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 PRESS REVIEW / REVUE DE PRESSE

  Lots of potential homes for Africanized bees in and around farms and farming equipment
17/10/02 -
Levine - http://www.zwire.com/

MARICOPA - Is it time for Arizona farmers to go to Plan "B" as in bee... Africanized honeybee?
Farmers already have plenty to contend with between adverse weather conditions, pests that defy management techniques and poor markets. Do they really need an additional worry? Well, just when growers think they've brought their ulcers down to a mild ache, along comes a killer menace called the Africanized honeybee, only at this stage, these bellicose little devils don't seem like a potential problem.
As far as the farmers are concerned, the people that are going to have a problem with these nasty pests are city folks who find a hive and try to drive them away with a few blasts from the garden hose. Surprise, surprise... that only makes them mad, and the first thing Mr. Greenthumb knows is he's got 10,000 irate insects clinging to him, each one trying to give him a minute dose of a neurotoxic venom.
Meanwhile, back on the farm... back where there's a few hundred, maybe a few thousand acres providing plenty of room for all creatures great and small, the perception of a bee problem is about as far removed from a grower's mind as a 747 crashing in his field before he's had a chance to harvest his crop.
The reality is that with the proliferation of this strain of bees, the fact that they are reproducing at a rate far greater than the European honeybee is able to reproduce, the time is approaching rapidly when they will become more and more of a menace, not on the city streets but on the farms where conditions are ideal for them to set up shop.
It is especially true here in the Sonoran Desert, where farms provide exactly what these large colonies of bees need to exist, an abundant food source, much-needed water and, surprisingly enough, hundreds of ready-made hives. There are places on the farm that are so ideal, so ready for a swarm of bees to move right in and begin establishing a hive, that farmers might as well hang out welcome signs.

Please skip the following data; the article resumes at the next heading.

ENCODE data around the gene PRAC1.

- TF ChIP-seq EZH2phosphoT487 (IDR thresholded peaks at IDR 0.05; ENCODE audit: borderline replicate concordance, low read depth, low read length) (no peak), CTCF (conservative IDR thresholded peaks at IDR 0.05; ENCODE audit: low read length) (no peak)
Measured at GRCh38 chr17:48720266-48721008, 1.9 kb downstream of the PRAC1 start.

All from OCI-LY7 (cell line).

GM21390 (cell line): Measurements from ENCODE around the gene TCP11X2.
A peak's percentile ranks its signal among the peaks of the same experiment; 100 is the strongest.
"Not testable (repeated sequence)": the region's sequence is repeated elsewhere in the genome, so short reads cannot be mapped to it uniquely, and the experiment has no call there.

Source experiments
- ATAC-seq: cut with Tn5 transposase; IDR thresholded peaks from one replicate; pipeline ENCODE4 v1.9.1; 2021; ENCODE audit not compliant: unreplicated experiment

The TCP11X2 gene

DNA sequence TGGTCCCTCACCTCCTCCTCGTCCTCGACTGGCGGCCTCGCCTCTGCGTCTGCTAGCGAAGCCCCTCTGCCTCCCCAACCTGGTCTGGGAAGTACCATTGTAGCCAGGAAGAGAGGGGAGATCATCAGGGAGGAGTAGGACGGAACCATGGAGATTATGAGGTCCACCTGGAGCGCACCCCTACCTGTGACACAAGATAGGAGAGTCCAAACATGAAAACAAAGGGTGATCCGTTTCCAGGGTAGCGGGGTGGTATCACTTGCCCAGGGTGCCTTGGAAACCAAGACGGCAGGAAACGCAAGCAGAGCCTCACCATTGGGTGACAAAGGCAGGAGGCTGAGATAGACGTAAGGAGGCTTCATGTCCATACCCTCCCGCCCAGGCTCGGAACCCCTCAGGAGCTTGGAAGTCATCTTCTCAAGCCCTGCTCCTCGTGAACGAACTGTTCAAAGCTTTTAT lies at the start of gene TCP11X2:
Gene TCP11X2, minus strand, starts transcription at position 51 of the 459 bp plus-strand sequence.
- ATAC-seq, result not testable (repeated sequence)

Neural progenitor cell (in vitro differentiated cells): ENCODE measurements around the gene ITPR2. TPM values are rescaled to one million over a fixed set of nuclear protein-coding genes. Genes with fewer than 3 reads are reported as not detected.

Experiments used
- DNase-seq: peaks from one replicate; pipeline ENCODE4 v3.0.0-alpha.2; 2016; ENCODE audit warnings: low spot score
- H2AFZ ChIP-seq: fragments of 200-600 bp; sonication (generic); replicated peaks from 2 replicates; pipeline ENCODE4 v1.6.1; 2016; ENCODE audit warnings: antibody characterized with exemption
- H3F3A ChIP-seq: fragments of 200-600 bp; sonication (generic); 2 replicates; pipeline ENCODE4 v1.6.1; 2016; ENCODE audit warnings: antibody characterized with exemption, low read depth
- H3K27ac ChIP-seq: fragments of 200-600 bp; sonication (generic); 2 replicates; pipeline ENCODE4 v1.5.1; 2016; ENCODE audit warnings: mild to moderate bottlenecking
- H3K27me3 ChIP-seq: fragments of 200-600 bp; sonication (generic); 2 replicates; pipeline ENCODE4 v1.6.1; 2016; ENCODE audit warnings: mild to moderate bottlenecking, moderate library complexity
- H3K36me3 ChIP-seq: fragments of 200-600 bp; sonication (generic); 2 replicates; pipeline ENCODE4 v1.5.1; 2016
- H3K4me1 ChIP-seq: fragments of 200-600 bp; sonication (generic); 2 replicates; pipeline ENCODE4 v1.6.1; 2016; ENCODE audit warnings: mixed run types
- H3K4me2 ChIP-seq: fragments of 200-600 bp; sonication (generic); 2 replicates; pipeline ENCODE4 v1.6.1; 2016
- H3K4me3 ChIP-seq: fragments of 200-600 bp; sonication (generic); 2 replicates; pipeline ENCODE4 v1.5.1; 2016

First of all, it's important to understand the process, the manner in which bees reproduce. Each hive or colony has a single queen that keeps laying eggs and producing worker bees. The time comes when she has produced more than the colony can support, so they will produce a new queen, which takes over for the old queen, who then moves off with her entourage to find a new place to live. "When that group of bees leave, that's called a swarm," said Dave Langston, superintendent at the University of Arizona's Maricopa Agricultural Center (MAC). "A swarm is a big bunch of bees looking for a place to live, and once they find a place, they begin to develop a colony. It expands, and once it gets so large, then it creates a new queen and splits again, so you can see how the process goes. European bees do this once, maybe twice a year. Africanized bees do it four or five times a year, so now you know why they spread, because they genetically overwhelm an area by sending out more swarms to occupy good bee places. That's the reason they took over, the reason they were spreading 80 miles a year, getting up here from Brazil since 1955." In his duty as the superintendent of MAC, Langston is constantly moving about from one area of the 2,200-acre facility to another; consequently, he is always on the alert for signs of bees. Furthermore, all of the workers and scientists are also on the lookout for bees, and the moment foraging bees are spotted, the sightings are reported to Langston, and then he goes out and investigates, looks to see where they go off to with their collections of pollen and water. "This year alone, I think I've killed in the neighborhood of 30 to 40 swarms and colonies on this farm," Langston said. "Last year it was about 50, so in two years, I've probably killed more than 80 colonies, and a colony can have up to 50,000 bees. The reason we have to do that is that we have a lot of people working around here, and we have a lot of people out in the field that are in danger of running across a colony, so we have to make sure that they don't get established." Considering his experiences with bee infestations at MAC, Langston worries that area farmers may not be paying close enough attention to what's buzzing around them, not realizing that they and their workers could be subjected to a "killer" bee attack if they don't exercise caution and become more observant. "Some of the places that I've picked them up is an old cotton picker out in the back that we've been borrowing parts off of... in the picker head, there's a gear box, and there's small holes leading into it, and there was a colony started in there. We have an extremely large crane that has a square box beam that supports it with the wheels underneath it, and it has holes that lead to cavities inside this beam. It's hollow inside, and there's holes along the bottom to let the water drain out. Well, the bees got in there and made a colony. One of our guys goes to move the crane, and he doesn't know they're there, and suddenly bees are everywhere, and mad as all get out." Langston has found colonies in sprayers, inside of control panels and water meter boxes, on the sides of houses, in all sorts of crevices, and he even found some that had taken up residence in an old telephone pole that had somehow become hollowed out inside. He has also found them among the rocks and concrete that is traditionally thrown into ditches to shore them up against erosion. "Once somebody sees them, normally I'm able to get to them before they can really get started," said Langston. "I found one colony that was underneath a pallet, just a regular wooden pallet that was lying on the ground and had a bunch of pipes stored on top of it. As luck would have it, a piece of cardboard hung over the edge of the pallet, kind of enclosing it, and there was a hole in the cardboard, and a colony had developed underneath that pallet. They'll look for places like that near to the ground, because it's easier to keep cool, and they're going to be around agricultural areas, places where you have equipment standing for long periods of time, because there's ready-made shelter, a food supply, and there usually is water... leaky faucets, irrigation. There's always some body of water someplace on a farm." Langston theorizes that because of the drought and lack of flowers and moisture in the wild desert areas, that more and more Africanized honeybees will be attracted to farms. "There hasn't been any flowers in the desert since February or March, so there's no reason for them to be there, so what they'll do is they're going to pack up and go to another location, to where people are, because that's where the water and flowers are. They'll come to houses to forage, because the colony happens to be located close enough to where they can pick up water and food and transport it back to the hive. But they've been known to actually move the colony to that location to be even closer." The European bees would not pick up and move, because there's more food and water down the road, but the Africanized bees will do just that. It's called "absconding," instead of swarming, which is a reproductive swarm. This is an absconding swarm. It is not a case of the colony splitting up to find a new home and leave part of them behind. In this instance, the whole colony picks up and moves. They'll do that." Langston cautions that between the Africanized honeybees and the mosquitoes carrying the West Nile Virus, it is better not to leave any standing water around at all, especially on farms. In the summer, a regular water source is a real enticement for a colony to abscond. With the constant increase in bee population and the enticements that agricultural areas offer to swarms looking for a home, Langston feels that growers should alert their workers to be on the lookout for foraging bees and to note where they go off to once they have finished foraging, and if they are observed going off the property, then there's not a real problem. But if the foraging bees head for a sheltered place on the property, then Langston advises to call in a professional exterminator to kill off the colony before it can grow and split. If there is a continuing problem, he suggests either entering into a contract for regular service, or for the farmer or a worker of his choosing to get training in how to properly and safely dispose of colonies. The individual would also have to be fully equipped with all of the protective clothing and paraphernalia.